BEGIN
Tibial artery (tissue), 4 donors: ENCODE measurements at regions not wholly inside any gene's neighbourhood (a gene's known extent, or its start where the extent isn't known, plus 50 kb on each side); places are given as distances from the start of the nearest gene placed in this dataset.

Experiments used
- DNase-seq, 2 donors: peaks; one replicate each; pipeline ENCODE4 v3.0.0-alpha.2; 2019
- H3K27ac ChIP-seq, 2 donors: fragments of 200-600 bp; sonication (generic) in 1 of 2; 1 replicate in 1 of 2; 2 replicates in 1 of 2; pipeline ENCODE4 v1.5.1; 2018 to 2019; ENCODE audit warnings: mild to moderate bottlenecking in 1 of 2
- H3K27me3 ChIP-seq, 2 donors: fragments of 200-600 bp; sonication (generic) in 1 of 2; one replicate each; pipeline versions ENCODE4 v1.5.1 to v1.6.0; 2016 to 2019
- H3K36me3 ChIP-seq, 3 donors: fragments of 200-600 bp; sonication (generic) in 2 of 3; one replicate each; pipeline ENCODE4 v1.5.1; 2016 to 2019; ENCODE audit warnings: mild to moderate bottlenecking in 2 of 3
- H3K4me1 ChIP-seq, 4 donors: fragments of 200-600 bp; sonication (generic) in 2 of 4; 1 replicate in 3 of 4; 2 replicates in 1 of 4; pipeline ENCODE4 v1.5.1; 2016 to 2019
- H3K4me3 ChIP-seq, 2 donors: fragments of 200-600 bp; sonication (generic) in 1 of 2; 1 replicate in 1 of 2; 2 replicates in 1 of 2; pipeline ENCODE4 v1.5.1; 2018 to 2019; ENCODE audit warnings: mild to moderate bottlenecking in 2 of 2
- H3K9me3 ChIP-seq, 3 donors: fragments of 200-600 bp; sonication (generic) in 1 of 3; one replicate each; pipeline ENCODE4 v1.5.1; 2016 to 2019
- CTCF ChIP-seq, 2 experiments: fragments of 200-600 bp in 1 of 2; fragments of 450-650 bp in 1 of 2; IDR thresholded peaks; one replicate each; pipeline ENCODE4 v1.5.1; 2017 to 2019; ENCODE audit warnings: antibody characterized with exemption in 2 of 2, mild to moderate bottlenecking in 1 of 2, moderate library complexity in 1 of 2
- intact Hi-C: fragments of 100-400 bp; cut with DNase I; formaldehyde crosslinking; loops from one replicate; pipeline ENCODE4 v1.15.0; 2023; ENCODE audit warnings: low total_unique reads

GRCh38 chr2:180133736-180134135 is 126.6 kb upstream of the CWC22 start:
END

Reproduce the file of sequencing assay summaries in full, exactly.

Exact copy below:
Tibial artery (tissue), 4 donors: ENCODE measurements at regions not wholly inside any gene's neighbourhood (a gene's known extent, or its start where the extent isn't known, plus 50 kb on each side); places are given as distances from the start of the nearest gene placed in this dataset.

Experiments used
- DNase-seq, 2 donors: peaks; one replicate each; pipeline ENCODE4 v3.0.0-alpha.2; 2019
- H3K27ac ChIP-seq, 2 donors: fragments of 200-600 bp; sonication (generic) in 1 of 2; 1 replicate in 1 of 2; 2 replicates in 1 of 2; pipeline ENCODE4 v1.5.1; 2018 to 2019; ENCODE audit warnings: mild to moderate bottlenecking in 1 of 2
- H3K27me3 ChIP-seq, 2 donors: fragments of 200-600 bp; sonication (generic) in 1 of 2; one replicate each; pipeline versions ENCODE4 v1.5.1 to v1.6.0; 2016 to 2019
- H3K36me3 ChIP-seq, 3 donors: fragments of 200-600 bp; sonication (generic) in 2 of 3; one replicate each; pipeline ENCODE4 v1.5.1; 2016 to 2019; ENCODE audit warnings: mild to moderate bottlenecking in 2 of 3
- H3K4me1 ChIP-seq, 4 donors: fragments of 200-600 bp; sonication (generic) in 2 of 4; 1 replicate in 3 of 4; 2 replicates in 1 of 4; pipeline ENCODE4 v1.5.1; 2016 to 2019
- H3K4me3 ChIP-seq, 2 donors: fragments of 200-600 bp; sonication (generic) in 1 of 2; 1 replicate in 1 of 2; 2 replicates in 1 of 2; pipeline ENCODE4 v1.5.1; 2018 to 2019; ENCODE audit warnings: mild to moderate bottlenecking in 2 of 2
- H3K9me3 ChIP-seq, 3 donors: fragments of 200-600 bp; sonication (generic) in 1 of 3; one replicate each; pipeline ENCODE4 v1.5.1; 2016 to 2019
- CTCF ChIP-seq, 2 experiments: fragments of 200-600 bp in 1 of 2; fragments of 450-650 bp in 1 of 2; IDR thresholded peaks; one replicate each; pipeline ENCODE4 v1.5.1; 2017 to 2019; ENCODE audit warnings: antibody characterized with exemption in 2 of 2, mild to moderate bottlenecking in 1 of 2, moderate library complexity in 1 of 2
- intact Hi-C: fragments of 100-400 bp; cut with DNase I; formaldehyde crosslinking; loops from one replicate; pipeline ENCODE4 v1.15.0; 2023; ENCODE audit warnings: low total_unique reads

GRCh38 chr2:180133736-180134135 is 126.6 kb upstream of the CWC22 start: